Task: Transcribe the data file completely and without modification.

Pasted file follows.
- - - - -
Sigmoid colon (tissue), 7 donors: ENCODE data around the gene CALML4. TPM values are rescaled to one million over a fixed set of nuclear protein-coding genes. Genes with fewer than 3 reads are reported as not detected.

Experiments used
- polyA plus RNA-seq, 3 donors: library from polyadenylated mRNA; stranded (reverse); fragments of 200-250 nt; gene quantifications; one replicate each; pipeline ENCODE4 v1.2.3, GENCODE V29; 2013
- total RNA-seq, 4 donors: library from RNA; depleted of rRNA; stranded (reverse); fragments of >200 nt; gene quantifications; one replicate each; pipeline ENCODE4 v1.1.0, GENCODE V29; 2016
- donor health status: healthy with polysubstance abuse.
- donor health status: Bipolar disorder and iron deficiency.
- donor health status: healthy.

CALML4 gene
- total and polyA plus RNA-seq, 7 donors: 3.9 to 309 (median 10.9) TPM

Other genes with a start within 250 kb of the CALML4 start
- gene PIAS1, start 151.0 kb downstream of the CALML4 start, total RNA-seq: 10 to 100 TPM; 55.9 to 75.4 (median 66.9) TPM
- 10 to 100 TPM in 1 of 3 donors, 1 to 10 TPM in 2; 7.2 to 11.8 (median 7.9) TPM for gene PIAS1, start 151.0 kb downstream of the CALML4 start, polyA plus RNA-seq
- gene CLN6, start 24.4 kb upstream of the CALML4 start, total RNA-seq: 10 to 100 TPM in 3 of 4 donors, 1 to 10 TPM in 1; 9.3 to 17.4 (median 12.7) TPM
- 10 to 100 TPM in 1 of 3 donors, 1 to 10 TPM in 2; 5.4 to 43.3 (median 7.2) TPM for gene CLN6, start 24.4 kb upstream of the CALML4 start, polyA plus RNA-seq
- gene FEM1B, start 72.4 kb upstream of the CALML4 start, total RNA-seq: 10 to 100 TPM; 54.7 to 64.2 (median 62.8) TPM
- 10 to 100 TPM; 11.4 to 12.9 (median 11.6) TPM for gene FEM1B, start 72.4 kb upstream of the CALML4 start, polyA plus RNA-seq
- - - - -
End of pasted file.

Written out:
Sigmoid colon (tissue), 7 donors: ENCODE data around the gene CALML4. TPM values are rescaled to one million over a fixed set of nuclear protein-coding genes. Genes with fewer than 3 reads are reported as not detected.

Experiments used
- polyA plus RNA-seq, 3 donors: library from polyadenylated mRNA; stranded (reverse); fragments of 200-250 nt; gene quantifications; one replicate each; pipeline ENCODE4 v1.2.3, GENCODE V29; 2013
- total RNA-seq, 4 donors: library from RNA; depleted of rRNA; stranded (reverse); fragments of >200 nt; gene quantifications; one replicate each; pipeline ENCODE4 v1.1.0, GENCODE V29; 2016
- donor health status: healthy with polysubstance abuse.
- donor health status: Bipolar disorder and iron deficiency.
- donor health status: healthy.

CALML4 gene
- total and polyA plus RNA-seq, 7 donors: 3.9 to 309 (median 10.9) TPM

Other genes with a start within 250 kb of the CALML4 start
- gene PIAS1, start 151.0 kb downstream of the CALML4 start, total RNA-seq: 10 to 100 TPM; 55.9 to 75.4 (median 66.9) TPM
- 10 to 100 TPM in 1 of 3 donors, 1 to 10 TPM in 2; 7.2 to 11.8 (median 7.9) TPM for gene PIAS1, start 151.0 kb downstream of the CALML4 start, polyA plus RNA-seq
- gene CLN6, start 24.4 kb upstream of the CALML4 start, total RNA-seq: 10 to 100 TPM in 3 of 4 donors, 1 to 10 TPM in 1; 9.3 to 17.4 (median 12.7) TPM
- 10 to 100 TPM in 1 of 3 donors, 1 to 10 TPM in 2; 5.4 to 43.3 (median 7.2) TPM for gene CLN6, start 24.4 kb upstream of the CALML4 start, polyA plus RNA-seq
- gene FEM1B, start 72.4 kb upstream of the CALML4 start, total RNA-seq: 10 to 100 TPM; 54.7 to 64.2 (median 62.8) TPM
- 10 to 100 TPM; 11.4 to 12.9 (median 11.6) TPM for gene FEM1B, start 72.4 kb upstream of the CALML4 start, polyA plus RNA-seq